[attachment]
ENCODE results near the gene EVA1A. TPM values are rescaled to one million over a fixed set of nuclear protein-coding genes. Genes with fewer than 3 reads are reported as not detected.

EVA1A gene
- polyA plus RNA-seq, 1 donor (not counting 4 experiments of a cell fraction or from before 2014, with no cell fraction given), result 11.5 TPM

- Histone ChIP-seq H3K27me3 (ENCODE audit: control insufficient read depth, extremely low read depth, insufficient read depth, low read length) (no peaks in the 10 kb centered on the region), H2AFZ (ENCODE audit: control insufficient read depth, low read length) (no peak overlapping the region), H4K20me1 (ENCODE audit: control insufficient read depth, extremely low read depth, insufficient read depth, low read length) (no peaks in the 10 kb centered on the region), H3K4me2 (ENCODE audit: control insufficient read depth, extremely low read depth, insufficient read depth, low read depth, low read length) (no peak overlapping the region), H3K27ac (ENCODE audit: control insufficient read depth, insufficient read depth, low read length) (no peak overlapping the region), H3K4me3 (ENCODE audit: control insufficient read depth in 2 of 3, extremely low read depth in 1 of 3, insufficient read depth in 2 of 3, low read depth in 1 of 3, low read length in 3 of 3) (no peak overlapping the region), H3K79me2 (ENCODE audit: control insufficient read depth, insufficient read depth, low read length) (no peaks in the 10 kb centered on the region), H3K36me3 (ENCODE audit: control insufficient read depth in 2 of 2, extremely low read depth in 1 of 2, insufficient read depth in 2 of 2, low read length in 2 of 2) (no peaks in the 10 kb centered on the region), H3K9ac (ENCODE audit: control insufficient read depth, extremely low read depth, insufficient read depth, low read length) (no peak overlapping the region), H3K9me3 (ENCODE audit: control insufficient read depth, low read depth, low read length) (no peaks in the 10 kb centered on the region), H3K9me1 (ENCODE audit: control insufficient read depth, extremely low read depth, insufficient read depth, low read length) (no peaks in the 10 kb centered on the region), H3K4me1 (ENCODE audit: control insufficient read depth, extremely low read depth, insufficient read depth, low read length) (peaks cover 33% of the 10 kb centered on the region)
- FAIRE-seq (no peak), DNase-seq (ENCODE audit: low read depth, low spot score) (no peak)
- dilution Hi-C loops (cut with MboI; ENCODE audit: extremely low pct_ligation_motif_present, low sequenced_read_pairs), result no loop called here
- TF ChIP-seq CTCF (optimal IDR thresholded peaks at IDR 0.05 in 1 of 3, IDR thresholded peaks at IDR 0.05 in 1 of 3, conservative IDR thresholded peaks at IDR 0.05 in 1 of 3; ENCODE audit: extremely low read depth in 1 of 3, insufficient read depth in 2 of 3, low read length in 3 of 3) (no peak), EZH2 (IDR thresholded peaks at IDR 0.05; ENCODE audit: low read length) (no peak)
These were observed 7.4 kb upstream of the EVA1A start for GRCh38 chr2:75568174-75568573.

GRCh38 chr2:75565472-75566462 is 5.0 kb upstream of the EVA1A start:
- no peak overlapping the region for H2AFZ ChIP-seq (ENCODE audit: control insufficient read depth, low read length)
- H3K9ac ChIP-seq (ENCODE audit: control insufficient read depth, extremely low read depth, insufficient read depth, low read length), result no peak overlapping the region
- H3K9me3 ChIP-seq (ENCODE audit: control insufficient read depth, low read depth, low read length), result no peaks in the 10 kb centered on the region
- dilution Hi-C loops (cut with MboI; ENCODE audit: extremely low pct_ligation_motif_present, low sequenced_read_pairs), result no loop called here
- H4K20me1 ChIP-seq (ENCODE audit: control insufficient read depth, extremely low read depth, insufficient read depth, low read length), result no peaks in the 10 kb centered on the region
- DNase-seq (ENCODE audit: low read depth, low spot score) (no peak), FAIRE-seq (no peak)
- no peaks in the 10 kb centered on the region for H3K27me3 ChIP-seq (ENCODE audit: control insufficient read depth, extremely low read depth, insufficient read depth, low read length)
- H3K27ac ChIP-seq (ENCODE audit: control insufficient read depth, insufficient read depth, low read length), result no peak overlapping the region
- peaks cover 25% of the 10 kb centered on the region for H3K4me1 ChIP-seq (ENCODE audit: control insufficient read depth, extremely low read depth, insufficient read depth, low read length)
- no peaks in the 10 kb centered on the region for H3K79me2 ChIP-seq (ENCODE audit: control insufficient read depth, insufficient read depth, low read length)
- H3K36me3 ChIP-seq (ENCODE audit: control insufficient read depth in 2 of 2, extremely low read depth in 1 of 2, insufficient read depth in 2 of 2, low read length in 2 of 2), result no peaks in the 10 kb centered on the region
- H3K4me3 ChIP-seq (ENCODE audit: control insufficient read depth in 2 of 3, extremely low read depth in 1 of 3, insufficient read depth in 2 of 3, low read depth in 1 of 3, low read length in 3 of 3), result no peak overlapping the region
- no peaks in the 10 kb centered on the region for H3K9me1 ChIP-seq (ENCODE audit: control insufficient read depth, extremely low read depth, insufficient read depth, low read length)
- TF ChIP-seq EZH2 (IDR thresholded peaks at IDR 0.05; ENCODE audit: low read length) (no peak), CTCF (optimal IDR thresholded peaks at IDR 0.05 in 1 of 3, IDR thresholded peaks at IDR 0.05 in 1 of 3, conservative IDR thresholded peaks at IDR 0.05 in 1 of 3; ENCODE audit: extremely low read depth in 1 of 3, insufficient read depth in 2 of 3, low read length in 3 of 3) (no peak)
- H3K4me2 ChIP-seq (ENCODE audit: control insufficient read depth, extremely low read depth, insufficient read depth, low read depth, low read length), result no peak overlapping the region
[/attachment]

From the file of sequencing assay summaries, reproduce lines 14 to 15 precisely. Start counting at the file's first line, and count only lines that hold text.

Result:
- H4K20me1 ChIP-seq (ENCODE audit: control insufficient read depth, extremely low read depth, insufficient read depth, low read length), result no peaks in the 10 kb centered on the region
- DNase-seq (ENCODE audit: low read depth, low spot score) (no peak), FAIRE-seq (no peak)